What is the Rock Cycle?

Like most Earth materials, rocks are created and destroyed in cycles. The rock cycle is a model that describes the formation, breakdown, and reformation of a rock as a result of sedimentary, igneous, and metamorphic processes. All rocks are made up of minerals. A mineral is defined as a naturally occurring, crystalline solid of definite chemical composition and a characteristic crystal structure. A rock is any naturally formed, nonliving, firm, and coherent aggregate mass of solid matter that constitutes part of a planet.

Igneous rocks- form in two very different environments. All igneous rocks start out as melted rock, (magma) and then crystallize, or freeze.  Bowen's Reaction Series is a proposed sequence of mineral crystallization from basaltic magma, based on experimental evidence. Volcanic processes form extrusive igneous rocks. Extrusive rocks cool quickly on or very near the surface of the earth. Fast cooling makes crystals too small to see without some kind of magnifier. Basalt is dark rock, gray or black on a freshly broken surface, and weathers brown or red, because it contains lots of dark-colored minerals. 
 Some basalt contains light-colored crystals. Dacite and andesite are medium in color, and contains medium amounts of dark minerals.  Rhyolite is the lightest colored volcanic rock. Rhyolite contains very few dark minerals, but sometimes, rhyolite cools so fast that it quenches and forms volcanic glass instead of crystallizing. Volcanic glass looks dark because of the way light passes through it. Obsidian is volcanic glass. Rhyolite is the most common source of volcanic ash and pumice in Idaho.   Intrusive igneous rocks cool in plutons (Pluto was the Roman god of the Underworld.) deep below the surface of the Earth. Slow cooling allows the growth of large crystals. Crystals in intrusive rocks are visible without magnification. Granite has the same minerals as rhyolite, but in much larger crystals. Diorite is the intrusive version of andesite, granodiorite is the intrusive version of dacite, and gabbro is the intrusive version of basalt.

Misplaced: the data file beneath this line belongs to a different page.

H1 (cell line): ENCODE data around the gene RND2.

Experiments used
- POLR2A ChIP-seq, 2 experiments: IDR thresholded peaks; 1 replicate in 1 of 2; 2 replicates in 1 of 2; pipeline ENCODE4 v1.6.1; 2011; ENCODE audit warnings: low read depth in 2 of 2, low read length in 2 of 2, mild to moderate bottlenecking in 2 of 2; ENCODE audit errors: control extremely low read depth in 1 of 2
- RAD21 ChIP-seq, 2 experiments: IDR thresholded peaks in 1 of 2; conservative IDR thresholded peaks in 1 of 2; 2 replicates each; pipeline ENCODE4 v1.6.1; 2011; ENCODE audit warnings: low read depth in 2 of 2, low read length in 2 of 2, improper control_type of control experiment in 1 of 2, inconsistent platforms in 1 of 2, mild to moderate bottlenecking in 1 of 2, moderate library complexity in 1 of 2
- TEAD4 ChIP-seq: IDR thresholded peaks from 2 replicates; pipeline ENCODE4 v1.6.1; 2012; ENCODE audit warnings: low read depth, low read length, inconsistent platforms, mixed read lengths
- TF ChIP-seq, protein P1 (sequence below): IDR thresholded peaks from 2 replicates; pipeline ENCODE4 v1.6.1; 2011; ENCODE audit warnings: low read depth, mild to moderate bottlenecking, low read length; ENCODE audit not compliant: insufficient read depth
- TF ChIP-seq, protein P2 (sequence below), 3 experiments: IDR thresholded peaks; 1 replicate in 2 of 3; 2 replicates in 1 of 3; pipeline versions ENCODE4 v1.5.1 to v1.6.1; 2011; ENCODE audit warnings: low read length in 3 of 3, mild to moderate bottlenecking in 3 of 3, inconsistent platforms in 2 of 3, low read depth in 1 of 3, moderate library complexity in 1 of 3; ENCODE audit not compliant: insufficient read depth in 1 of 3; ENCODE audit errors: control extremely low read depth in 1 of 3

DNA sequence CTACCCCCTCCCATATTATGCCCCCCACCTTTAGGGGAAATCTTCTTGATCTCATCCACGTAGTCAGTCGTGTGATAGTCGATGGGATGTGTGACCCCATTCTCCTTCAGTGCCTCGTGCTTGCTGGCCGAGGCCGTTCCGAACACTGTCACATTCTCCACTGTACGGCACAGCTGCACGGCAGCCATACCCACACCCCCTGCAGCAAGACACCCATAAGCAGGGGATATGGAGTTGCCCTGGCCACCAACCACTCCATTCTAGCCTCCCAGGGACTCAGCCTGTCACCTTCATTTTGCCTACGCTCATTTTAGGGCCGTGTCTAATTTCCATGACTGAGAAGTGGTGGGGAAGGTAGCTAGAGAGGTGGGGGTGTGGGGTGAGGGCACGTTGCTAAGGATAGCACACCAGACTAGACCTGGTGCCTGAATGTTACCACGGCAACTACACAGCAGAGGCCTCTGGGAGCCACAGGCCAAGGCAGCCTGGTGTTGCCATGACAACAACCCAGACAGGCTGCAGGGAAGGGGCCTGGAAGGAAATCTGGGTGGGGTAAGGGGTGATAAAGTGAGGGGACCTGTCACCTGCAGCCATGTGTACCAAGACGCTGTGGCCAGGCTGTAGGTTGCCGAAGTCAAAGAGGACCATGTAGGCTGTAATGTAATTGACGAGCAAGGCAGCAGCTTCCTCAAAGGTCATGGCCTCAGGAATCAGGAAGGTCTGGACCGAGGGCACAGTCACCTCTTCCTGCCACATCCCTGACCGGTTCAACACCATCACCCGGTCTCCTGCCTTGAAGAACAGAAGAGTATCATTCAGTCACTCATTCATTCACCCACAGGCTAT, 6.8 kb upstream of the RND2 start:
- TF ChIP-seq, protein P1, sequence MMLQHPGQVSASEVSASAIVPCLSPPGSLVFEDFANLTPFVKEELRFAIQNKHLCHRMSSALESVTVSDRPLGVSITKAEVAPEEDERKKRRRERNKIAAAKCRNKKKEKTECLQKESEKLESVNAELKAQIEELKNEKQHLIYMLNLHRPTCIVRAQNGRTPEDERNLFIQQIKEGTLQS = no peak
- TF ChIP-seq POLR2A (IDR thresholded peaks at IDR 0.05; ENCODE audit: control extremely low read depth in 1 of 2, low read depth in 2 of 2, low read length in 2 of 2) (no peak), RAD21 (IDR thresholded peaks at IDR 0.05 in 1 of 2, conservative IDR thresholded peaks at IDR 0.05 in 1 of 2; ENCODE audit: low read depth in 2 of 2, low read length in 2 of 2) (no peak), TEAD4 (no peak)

Metamorphic Rock- Metamorphic rocks form when sedimentary, igneous, or other metamorphic rocks are subjected to heat and pressure from burial or contact with intrusive or extrusive igneous rocks. ("Meta" means change, and "morph" means form.) Heat and pressure from burial cause molecules of flat minerals like mica to line up perpendicular to the direction of greatest compression. Deep burial means higher pressure and hotter temperatures, and very high temperature and pressures cause the formation of new minerals, and mineral grains. Low-grade metamorphic rocks like slate and phyllite break in flat pieces, and have a sheen on the surface. Schist is shiny, and many schists contain garnets, staurolites or other mineral crystals that have grown within the rock. Gneiss is a foliated metamorphic rock. Layers of dark and light minerals stripe the rock, and sometimes it is possible to see how the direction of pressure deep in the Earth changed as the minerals formed. The change in direction forms eye-shaped pods of minerals, called augens ("augen" is German for "eye.") Quartzite is another important metamorphic rock in Idaho. Quartzite is metamorphosed sandstone. Some Idaho quartzite is so pure that it can be used to make computer chips. The most common contact metamorphic rock in Idaho is marble.  The Portneuf Gap area provides good examples of Idaho marble. Marble forms when limestone is intruded by a pluton which heats the limestone.